National Farmers’ Union (NFU) president Minette Batters has said that the National Food Strategy should act as “a wake-up call for us all that we need to value the food we eat”.

The report, which was published today (July 15), sets out recommendations for the government on how it should procced with future food strategies.

Some of the recommendations put forward in the report is the introduction of a sugar and salt reformulation tax along with using revenue generated from this tax to fund fruit and vegetables for low-income families.

Batters said:

“We need to put balance back in our diet and have a renewed emphasis on eating natural, whole foods; the kind British farmers produce in abundance.

I agree that we should be supporting everyone to eat more fruit and veg, something our farmers can support by growing more, and there should be more focus on educating our children about valuing and understanding the food they eat and how it has been produced.

“However, it is important that we do not throw meat into one blanket category and that we all make a clear distinction between grass-fed British meat and cheap imports.”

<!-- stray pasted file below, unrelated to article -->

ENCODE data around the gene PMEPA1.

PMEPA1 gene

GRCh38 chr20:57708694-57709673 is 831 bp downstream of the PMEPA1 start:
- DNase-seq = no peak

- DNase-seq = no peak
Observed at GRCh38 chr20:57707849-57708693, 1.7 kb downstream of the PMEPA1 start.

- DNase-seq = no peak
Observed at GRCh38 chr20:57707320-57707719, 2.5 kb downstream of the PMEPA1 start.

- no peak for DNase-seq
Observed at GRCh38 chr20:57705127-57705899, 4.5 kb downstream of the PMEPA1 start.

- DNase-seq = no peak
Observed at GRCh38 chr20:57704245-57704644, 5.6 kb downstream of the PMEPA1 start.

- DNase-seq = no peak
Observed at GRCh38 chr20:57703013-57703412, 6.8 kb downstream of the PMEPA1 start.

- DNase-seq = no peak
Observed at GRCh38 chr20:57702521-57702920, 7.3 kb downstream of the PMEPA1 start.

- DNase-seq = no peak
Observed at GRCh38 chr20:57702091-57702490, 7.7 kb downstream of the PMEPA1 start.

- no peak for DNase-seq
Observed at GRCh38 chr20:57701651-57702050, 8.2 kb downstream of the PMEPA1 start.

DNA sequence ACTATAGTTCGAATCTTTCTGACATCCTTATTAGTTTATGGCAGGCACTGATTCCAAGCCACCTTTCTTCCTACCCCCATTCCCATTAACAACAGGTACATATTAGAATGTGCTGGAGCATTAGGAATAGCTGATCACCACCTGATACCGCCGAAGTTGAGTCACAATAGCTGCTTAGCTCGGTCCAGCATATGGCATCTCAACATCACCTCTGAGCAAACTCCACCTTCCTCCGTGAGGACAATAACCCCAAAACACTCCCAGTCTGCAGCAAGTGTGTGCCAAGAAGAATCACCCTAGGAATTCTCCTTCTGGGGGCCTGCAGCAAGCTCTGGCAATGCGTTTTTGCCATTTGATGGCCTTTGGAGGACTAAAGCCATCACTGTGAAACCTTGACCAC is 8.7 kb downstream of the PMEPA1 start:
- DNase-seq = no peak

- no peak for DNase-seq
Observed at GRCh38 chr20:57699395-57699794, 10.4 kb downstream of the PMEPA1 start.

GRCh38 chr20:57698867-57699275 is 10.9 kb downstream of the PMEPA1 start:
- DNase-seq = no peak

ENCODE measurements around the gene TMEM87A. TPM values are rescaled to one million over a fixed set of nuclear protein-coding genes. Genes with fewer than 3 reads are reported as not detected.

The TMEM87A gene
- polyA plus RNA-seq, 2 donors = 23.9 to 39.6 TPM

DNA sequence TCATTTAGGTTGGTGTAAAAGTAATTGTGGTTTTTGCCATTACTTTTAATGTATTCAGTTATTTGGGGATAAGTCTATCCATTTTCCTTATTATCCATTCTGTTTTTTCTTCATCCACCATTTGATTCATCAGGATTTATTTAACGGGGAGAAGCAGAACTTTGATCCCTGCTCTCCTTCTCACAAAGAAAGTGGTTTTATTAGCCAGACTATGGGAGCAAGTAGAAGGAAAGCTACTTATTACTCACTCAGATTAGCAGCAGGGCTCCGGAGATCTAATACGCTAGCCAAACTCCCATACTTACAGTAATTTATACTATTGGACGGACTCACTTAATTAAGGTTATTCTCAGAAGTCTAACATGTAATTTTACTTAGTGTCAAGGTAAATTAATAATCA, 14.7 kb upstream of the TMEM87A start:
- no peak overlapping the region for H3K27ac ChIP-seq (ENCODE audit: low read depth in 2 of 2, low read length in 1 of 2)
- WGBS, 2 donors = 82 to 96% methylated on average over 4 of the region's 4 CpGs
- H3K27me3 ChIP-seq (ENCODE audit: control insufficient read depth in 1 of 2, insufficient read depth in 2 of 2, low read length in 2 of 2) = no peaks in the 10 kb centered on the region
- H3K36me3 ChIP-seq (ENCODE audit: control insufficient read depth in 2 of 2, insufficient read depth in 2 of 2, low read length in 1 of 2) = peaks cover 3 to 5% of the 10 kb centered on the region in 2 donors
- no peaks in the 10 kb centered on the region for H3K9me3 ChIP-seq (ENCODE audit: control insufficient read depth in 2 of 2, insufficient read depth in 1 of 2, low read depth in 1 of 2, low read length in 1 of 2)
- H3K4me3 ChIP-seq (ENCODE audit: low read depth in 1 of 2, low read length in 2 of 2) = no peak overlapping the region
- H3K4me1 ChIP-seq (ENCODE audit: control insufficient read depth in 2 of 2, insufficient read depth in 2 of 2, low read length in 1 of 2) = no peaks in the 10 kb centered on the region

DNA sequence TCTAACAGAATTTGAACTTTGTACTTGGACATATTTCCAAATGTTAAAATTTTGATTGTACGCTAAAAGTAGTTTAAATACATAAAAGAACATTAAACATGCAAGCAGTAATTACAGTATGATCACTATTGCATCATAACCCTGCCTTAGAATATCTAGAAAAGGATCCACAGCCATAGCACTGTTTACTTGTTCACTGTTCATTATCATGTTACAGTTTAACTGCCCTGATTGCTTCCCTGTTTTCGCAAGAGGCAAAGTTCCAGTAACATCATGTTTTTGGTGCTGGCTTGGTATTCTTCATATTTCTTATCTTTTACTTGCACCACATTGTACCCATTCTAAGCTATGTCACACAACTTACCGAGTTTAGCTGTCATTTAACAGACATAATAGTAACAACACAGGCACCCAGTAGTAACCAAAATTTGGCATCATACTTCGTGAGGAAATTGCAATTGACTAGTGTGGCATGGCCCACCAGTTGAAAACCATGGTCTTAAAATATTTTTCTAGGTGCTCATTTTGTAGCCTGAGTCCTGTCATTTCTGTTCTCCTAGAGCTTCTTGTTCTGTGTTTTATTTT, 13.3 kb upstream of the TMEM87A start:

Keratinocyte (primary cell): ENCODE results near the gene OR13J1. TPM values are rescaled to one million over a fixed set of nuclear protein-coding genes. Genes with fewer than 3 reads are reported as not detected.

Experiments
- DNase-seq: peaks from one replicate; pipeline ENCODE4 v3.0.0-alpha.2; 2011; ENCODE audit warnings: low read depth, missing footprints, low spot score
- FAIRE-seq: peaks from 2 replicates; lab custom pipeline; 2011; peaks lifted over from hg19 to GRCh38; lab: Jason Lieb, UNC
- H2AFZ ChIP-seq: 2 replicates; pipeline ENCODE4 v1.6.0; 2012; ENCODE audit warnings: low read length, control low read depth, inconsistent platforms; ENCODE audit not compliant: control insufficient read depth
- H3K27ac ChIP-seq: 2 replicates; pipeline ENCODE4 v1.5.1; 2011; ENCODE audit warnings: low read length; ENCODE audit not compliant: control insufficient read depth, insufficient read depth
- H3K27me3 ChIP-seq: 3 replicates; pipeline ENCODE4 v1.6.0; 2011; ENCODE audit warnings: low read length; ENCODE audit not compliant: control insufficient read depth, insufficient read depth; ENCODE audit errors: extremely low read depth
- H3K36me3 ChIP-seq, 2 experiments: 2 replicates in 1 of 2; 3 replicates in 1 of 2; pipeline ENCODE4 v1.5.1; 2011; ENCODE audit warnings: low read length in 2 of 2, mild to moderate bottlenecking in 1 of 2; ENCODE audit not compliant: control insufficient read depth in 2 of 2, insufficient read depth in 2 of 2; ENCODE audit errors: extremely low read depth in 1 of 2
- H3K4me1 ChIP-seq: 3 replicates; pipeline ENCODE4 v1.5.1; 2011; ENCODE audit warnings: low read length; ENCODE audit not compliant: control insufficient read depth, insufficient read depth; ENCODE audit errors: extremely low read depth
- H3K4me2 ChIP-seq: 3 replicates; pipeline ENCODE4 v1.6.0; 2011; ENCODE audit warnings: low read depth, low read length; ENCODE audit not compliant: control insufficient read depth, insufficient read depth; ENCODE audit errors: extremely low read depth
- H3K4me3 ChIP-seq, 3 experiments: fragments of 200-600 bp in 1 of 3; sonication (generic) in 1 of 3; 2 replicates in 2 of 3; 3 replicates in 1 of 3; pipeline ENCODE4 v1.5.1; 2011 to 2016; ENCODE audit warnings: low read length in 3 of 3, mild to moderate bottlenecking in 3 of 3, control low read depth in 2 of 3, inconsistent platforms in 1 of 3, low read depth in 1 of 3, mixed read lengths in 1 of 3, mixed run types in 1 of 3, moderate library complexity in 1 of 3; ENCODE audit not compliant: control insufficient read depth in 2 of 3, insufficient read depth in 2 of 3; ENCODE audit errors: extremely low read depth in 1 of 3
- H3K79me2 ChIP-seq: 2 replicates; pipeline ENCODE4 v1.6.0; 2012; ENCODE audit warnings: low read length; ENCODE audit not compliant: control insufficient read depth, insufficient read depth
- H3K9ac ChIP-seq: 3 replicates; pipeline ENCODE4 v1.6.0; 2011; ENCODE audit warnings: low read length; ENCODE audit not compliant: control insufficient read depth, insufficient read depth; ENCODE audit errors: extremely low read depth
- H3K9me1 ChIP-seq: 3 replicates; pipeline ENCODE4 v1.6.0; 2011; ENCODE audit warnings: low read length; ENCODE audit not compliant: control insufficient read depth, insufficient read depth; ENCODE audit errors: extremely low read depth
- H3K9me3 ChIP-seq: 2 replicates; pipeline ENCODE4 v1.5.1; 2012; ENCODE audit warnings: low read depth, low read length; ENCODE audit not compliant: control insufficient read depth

Suitability of British meat

Batters continued:

“We should be considering British meat in its own category, recognising its sustainability and dense nutritional value.

“After all, scientific and medical communities agree it is a key part of a healthy, balanced diet, chock full of essential vitamins and minerals.

This strategy says major reform is needed of the food system. I would suggest we first look at the actions our government is taking by agreeing to trade deals that welcomes in imported meat in limitless amounts.

“This underlines the importance of domestic, high-quality, traceable food production for the nation’s health and wellbeing and the importance of demonstrating global leadership in this area.

“This is only something we can do if we all get behind a viable British farming industry.

“It will never be achieved by exporting our food production more and more to countries which don’t adhere to the same values or production methods.”